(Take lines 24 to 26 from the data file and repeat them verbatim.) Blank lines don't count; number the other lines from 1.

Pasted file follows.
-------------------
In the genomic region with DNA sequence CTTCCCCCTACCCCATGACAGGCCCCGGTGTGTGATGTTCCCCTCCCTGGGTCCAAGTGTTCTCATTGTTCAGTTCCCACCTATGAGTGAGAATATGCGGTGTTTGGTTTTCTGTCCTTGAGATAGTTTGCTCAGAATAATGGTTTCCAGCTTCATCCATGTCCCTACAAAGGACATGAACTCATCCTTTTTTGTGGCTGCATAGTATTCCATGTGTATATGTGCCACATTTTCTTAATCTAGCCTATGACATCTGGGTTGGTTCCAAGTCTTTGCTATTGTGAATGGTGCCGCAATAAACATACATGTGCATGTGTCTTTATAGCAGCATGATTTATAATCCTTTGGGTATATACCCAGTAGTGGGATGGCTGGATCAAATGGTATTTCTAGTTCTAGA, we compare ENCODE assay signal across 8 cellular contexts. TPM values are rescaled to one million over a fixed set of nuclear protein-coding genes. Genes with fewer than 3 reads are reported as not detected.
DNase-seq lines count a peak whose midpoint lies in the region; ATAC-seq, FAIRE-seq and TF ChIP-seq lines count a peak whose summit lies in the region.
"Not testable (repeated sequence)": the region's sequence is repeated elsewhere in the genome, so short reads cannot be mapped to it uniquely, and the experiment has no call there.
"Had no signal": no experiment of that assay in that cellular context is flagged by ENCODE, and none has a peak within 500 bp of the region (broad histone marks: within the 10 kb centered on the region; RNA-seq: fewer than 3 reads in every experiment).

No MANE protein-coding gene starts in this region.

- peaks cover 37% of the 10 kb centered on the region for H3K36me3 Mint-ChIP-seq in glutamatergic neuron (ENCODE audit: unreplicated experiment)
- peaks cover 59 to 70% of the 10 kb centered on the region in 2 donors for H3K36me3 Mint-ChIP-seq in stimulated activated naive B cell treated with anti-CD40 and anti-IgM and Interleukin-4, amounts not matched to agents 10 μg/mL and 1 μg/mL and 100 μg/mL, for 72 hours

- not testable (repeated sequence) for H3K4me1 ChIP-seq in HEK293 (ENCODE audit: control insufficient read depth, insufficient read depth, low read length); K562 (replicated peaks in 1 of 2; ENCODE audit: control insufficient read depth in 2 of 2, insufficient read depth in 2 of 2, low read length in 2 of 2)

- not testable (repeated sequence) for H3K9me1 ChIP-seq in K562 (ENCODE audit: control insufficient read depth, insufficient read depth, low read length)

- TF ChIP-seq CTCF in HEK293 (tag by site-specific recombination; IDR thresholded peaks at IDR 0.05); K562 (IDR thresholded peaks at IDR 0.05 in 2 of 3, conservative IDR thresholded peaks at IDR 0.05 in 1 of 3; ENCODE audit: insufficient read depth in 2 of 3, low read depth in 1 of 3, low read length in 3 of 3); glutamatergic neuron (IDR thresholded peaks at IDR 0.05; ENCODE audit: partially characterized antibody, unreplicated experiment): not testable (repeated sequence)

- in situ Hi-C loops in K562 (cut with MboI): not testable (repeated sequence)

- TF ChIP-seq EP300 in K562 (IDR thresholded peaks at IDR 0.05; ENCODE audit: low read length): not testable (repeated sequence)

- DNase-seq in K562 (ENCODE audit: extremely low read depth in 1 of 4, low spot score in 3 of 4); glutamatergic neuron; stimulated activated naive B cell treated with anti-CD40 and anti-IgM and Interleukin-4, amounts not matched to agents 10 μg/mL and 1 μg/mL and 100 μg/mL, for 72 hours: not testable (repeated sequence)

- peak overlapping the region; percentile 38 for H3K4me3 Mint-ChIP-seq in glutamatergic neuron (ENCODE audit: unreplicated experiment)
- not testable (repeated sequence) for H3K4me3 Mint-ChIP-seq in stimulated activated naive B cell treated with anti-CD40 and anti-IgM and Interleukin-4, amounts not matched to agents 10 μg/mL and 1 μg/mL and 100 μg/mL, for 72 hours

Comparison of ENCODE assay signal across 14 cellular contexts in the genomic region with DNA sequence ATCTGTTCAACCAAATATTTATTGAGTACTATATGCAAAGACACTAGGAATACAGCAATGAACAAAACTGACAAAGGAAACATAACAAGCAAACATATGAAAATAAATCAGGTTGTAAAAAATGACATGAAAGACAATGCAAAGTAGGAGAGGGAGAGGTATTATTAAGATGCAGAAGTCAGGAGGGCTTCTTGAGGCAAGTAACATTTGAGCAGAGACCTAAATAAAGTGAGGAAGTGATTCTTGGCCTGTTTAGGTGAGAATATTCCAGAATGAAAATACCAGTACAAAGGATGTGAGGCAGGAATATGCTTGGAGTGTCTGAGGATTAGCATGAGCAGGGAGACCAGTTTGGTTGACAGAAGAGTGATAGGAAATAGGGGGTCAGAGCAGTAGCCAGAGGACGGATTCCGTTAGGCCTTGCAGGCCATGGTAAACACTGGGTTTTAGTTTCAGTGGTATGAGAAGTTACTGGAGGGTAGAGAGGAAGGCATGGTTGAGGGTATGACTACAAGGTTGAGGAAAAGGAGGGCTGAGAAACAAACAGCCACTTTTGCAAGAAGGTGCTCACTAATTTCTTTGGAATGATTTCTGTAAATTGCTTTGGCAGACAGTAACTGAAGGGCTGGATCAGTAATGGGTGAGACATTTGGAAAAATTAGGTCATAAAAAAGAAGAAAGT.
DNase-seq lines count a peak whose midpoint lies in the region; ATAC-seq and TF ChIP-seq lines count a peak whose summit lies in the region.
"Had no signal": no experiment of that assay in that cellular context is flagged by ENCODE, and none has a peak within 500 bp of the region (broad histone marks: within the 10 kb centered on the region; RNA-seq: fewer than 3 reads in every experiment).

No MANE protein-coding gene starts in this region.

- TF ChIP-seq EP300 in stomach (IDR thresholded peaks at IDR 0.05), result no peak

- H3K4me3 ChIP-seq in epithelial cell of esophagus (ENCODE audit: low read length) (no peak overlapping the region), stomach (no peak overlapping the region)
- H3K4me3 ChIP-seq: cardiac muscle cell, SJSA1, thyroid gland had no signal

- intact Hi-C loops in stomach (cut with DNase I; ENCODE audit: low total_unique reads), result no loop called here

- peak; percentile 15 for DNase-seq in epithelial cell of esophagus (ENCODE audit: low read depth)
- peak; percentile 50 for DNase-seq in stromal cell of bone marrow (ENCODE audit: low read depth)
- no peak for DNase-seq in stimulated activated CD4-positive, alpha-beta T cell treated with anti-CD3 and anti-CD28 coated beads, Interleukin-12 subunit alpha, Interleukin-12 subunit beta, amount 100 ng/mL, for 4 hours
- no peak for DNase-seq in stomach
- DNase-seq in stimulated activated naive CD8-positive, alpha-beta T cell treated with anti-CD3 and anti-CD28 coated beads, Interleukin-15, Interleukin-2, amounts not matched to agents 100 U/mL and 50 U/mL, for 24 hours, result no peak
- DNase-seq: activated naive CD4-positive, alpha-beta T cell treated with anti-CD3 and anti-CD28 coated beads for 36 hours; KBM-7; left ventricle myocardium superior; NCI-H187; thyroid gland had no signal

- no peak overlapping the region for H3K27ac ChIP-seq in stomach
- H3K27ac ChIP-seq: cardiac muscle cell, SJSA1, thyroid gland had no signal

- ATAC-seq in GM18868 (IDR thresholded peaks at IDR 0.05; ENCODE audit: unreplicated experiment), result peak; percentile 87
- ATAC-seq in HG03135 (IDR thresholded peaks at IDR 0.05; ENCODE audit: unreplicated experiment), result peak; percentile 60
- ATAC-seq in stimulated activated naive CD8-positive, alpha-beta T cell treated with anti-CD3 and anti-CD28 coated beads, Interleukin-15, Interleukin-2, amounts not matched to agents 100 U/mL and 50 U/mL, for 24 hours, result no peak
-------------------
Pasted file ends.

- peak; percentile 15 for DNase-seq in epithelial cell of esophagus (ENCODE audit: low read depth)
- peak; percentile 50 for DNase-seq in stromal cell of bone marrow (ENCODE audit: low read depth)
- no peak for DNase-seq in stimulated activated CD4-positive, alpha-beta T cell treated with anti-CD3 and anti-CD28 coated beads, Interleukin-12 subunit alpha, Interleukin-12 subunit beta, amount 100 ng/mL, for 4 hours